TOM THE DANCING BUG: Super-Fun-Pak Comix, feat. Percival Dunwoody, and The Nature of Reality

Originally published at:

Tom the Dancing Bug, IN WHICH Super-Fun-Pak Comix features Percival Dunwoody, The Nature of Reality, a Mystery Box, and much, MUCH more!!


The “Mystery Box” otherwise known as the Trump Presidency.


Especially the “trapped in a comic-book simulation”, which probably describes our actual reality at the moment.


We must be trapped in “Dilbert”, where the author has suddenly and alarmingly voiced whole-hearted support for Trump. It is like business as usual; but with Trump.


I hadn’t seen the YUR-in-us joke before. Very good.


I pronounce it “oo-RAH-noos.”

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OK, here’s the thing … (said guy who is an expert residing on the internet):

The word for the “sky” or “heavens” is the Greek word οὐρανός .

The first syllable of the word has a smooth-breathing aspiration diacritical mark called the the “philon pneuma” or “phile.” The time-stress is on the last syllable which is marked with an acute (possibly tonal-shifting) accent.

It’s NOT pronounced “Yur-anus” and it’s NOT pronounced “Urine-us” .

It’s pronounced “Urr-in-ahs”, as in “Hurr durr, I’m an idiot, ah yes.”

Why no scientist ever pronounces the name of one of our most beautiful planets the proper way is beyond me. Perhaps the word is simply too exotic, even though classical Greek was an early part of international scientific vocabulary.

(And here is my pedantic point as best as I can make it in IPA symbols: ɝʏɴɔs )

It’s kinda like how some people pronounce the word “her-ass-ment” as “harris-ment” in order to be PC about harassment, instead of blurting out comments on a person’s assets without due consideration for polite company.

Well, dear reader, if you want to be PC, at least pronounce it the proper Greek way.

Stop anglicizing everything like you’re some kind of Lord Byron-style heir to the family fortune in a P.G. Wodehouse novel.

Nor art thou Heathcliff on the Moors (insert obligatory Thomas Hardy joke here).

BTW, Lord Byron? Worst. pronunciation. of. Spanish. ever.

(ho-ho, wot wot, yes m’ lord with the sniffles)

Nuff sed.


Thomas Hardy Sketch. Enjoy, as would Percival Dunwoody.


Timeo Danaos et dona ferentes, even when it’s just a word.

(One of our lecturers used to do that though he used to pronounce it more like “oorahnos”. Because, Greek. In the same way the showoffs nowadays would say “ahd eenfeenitoom” rather than the Oxford Latin “ad infinaitum”. Because proper Latin.)

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I always figured it was because they weren’t ancient Greeks.


I also pronounce Porsche as “POR-shah.”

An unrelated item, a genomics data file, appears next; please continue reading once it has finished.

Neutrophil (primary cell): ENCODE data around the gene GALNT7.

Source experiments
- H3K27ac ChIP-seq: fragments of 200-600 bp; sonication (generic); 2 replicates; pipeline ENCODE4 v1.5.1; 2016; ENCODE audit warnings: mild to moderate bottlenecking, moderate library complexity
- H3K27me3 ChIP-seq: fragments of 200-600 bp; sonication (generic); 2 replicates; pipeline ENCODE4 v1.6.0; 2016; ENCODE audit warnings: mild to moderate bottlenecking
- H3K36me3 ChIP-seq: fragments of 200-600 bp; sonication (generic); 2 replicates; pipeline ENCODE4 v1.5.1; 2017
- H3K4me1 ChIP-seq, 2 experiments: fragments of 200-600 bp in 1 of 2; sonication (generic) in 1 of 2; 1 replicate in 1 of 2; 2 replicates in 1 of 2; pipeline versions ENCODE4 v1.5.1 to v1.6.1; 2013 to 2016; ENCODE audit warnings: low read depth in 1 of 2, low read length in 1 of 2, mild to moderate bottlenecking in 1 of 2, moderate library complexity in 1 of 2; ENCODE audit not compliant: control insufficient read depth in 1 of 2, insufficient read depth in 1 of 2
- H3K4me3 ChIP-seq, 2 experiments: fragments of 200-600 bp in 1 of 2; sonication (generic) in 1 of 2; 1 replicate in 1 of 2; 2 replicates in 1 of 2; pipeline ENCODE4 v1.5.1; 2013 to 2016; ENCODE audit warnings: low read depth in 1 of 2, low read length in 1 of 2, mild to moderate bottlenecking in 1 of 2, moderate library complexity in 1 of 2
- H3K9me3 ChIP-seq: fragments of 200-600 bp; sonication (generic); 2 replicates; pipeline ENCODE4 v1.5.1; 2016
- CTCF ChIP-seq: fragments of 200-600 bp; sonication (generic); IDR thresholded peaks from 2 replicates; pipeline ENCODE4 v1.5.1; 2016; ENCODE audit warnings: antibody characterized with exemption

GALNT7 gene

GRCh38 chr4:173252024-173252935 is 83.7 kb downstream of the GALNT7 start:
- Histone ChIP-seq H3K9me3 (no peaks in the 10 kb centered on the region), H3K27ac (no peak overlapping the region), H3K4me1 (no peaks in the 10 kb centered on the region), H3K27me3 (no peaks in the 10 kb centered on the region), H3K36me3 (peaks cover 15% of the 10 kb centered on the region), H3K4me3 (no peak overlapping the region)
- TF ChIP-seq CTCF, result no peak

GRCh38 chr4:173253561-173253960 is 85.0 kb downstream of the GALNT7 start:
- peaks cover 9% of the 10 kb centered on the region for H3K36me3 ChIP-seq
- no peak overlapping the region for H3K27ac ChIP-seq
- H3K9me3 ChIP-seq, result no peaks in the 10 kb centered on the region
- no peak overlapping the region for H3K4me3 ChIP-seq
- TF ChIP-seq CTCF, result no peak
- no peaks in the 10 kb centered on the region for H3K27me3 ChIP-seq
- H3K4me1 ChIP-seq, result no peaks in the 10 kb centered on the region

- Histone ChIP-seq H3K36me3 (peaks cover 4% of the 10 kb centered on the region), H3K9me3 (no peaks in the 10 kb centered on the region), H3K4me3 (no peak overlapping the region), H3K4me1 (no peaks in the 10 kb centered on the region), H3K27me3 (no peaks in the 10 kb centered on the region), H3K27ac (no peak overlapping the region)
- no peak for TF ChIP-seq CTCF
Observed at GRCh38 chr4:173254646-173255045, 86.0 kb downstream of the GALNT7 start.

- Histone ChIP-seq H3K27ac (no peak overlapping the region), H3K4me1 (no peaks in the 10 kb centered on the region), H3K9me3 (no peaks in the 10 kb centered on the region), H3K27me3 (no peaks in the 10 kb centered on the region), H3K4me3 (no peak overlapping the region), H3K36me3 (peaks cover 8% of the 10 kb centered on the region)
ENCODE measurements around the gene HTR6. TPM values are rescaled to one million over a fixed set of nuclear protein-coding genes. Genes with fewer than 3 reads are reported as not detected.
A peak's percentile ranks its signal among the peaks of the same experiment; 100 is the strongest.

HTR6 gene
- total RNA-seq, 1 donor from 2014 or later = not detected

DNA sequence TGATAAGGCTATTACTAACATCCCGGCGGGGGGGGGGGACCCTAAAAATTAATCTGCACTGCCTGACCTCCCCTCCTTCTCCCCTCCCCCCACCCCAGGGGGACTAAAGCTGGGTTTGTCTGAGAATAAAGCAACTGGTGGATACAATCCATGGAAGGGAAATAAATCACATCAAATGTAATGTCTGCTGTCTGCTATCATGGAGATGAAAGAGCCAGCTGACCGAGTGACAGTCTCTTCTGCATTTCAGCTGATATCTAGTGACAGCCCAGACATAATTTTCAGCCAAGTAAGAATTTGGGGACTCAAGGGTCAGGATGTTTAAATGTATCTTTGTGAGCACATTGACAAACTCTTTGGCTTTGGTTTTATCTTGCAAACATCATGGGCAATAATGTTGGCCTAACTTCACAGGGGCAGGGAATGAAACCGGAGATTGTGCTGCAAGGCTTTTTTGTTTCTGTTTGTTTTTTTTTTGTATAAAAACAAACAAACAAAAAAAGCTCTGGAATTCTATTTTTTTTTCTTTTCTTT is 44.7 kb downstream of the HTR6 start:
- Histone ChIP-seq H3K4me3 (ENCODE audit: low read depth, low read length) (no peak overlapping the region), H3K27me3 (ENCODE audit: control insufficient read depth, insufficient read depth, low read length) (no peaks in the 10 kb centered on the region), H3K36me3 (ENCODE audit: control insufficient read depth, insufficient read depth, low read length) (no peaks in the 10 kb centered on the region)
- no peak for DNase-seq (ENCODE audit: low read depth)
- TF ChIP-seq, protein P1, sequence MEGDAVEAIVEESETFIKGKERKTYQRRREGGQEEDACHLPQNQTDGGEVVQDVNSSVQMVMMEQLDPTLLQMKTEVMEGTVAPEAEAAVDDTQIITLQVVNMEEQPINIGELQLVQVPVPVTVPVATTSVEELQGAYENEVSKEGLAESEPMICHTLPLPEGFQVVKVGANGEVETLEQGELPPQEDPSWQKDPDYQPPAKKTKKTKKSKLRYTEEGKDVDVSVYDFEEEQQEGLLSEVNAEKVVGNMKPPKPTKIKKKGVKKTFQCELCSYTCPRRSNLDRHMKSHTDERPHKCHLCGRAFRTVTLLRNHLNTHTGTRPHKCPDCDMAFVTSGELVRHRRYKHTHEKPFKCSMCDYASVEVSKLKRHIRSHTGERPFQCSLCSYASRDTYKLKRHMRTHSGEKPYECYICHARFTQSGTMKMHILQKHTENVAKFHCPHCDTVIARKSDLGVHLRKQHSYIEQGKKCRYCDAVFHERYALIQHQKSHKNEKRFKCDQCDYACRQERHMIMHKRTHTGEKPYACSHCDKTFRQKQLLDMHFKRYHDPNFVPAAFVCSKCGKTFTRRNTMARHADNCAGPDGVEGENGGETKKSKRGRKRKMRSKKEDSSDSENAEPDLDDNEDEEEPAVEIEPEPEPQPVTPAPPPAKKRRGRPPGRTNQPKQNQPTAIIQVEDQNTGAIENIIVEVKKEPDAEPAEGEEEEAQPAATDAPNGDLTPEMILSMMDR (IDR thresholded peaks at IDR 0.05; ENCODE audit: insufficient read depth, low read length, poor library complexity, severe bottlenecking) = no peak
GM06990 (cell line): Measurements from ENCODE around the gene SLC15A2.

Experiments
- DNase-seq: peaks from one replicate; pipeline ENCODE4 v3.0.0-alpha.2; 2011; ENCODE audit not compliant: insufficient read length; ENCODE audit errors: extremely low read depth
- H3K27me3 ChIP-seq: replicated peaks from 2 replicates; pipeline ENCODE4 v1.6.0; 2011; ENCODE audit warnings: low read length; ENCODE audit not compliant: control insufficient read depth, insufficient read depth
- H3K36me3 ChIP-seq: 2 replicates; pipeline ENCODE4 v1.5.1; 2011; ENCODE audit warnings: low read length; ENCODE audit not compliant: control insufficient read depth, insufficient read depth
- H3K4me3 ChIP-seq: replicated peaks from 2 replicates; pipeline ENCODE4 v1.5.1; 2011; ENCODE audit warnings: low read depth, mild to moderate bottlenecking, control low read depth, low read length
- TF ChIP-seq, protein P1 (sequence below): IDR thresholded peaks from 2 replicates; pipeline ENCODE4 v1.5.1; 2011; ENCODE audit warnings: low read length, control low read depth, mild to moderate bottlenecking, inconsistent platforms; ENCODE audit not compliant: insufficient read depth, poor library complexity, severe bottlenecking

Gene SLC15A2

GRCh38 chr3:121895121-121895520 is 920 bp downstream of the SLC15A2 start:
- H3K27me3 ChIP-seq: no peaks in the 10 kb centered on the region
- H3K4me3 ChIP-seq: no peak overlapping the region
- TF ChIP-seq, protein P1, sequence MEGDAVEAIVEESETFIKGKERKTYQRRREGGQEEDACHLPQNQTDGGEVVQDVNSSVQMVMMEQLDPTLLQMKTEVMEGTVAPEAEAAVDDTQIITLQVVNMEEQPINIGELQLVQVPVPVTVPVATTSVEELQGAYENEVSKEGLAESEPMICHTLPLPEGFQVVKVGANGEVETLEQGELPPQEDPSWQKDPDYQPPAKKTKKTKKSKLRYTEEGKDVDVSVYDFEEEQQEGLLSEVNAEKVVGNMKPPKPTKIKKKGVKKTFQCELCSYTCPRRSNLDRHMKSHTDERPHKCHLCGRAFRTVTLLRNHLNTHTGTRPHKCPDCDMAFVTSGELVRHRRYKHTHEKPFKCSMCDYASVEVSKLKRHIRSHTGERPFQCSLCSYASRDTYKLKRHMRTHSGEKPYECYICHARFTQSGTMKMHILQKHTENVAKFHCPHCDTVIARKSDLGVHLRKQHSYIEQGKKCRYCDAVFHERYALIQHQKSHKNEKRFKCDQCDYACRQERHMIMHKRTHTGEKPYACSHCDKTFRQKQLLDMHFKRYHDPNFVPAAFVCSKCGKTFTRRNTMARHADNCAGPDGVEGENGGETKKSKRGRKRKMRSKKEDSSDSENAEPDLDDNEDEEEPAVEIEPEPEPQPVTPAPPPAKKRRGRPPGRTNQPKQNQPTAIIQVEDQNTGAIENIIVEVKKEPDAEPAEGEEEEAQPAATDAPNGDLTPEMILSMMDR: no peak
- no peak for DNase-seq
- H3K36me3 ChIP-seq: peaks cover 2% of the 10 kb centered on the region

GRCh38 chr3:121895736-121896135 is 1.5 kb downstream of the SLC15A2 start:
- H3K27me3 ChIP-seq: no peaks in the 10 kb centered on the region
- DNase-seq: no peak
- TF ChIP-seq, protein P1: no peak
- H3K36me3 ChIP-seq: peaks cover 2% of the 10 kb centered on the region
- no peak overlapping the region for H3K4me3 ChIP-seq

I was told this one in an Irish pub around 1975, so apologies if you know it already:
Man knocks on door; he’s a jobbing decorator looking for work.
The householder says "OK, I’ll give you a trial, the porch needs repainting."
Four hours later the decorator knocks on the door and says “I’ve finished, only it isn’t a porch, it’s a BMW”.


Urectum would be more mature


One of my school science teachers insisted on calling it King George’s planet.

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Obligatory: “Urectum? U nearly killed 'em!”

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It’s not so much a joke as something emitted by YouTube commenters made flesh if one is unfortunate enough to refer to that planet by that pronunciation in their presence.

For myself, I’ve been pronouncing it OOR-un-us for years, just so that I could sidestep all that. I’ve claimed no provenance for that pronunciation, it’s just a valid way to pronounce those letters in English, as valid as the usual ways, and it appeals to me.

Just out of curiosity, was it the orange spew or the snapped twig? Just in case someone wins our Maker time machine challenge…

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Being quite serious, how do we know this? There were no tape recorders at the time, and since then the pronunciation of Greek has changed very significantly. (Other languages too; in the 19th century in English “stone” rhymed with “gone” and in some places “one”, and the English town of Frome still retains its 17th century pronunciation to the confusion of some visitors - we know this because Shakespeare rhymes “room” and “Rome”. Bath, my closest city, gets pronounced with both a short and a long a, whereas Boris Johnson’s pronunciation of Glastonbury as “Glarstonbury” is simply wrong.)
I was taught to pronounce it “ooranόs” with a short oo, a suppressed a and a long Italian o. But that’s a convention, and also reflects the way it would be pronounced in Russian (whose alphabet, and probably mutation conventions, is derived from 9th century Greek) It would be interesting to learn of scholarship that specifically supports alternative versions.

Anyway, good luck with getting anyone to pronounce a word using completely different conventions from the English preference for iambs. Perhaps Herschel was right and it should have been called George - though as that derives from Greek roots meaning “earth-worker” or farmer, it is not too appropriate.

(In fact beyond Jupiter all the planet names are pretty silly. Neptune is a god of horses and the sea. Pluto is the god of the realms under the Earth (though it’s intended to convey Percival Lowell Clyde Tombaugh. Ouranos means “sky” in Greek, not Latin, and Saturn precedes Jupiter. Perhaps the IAU should rename Uranus in the interests of consistency and putting a stop to stupid remarks.)


Cool, Farmer George was an “earth-worker”. How nicely appropriate.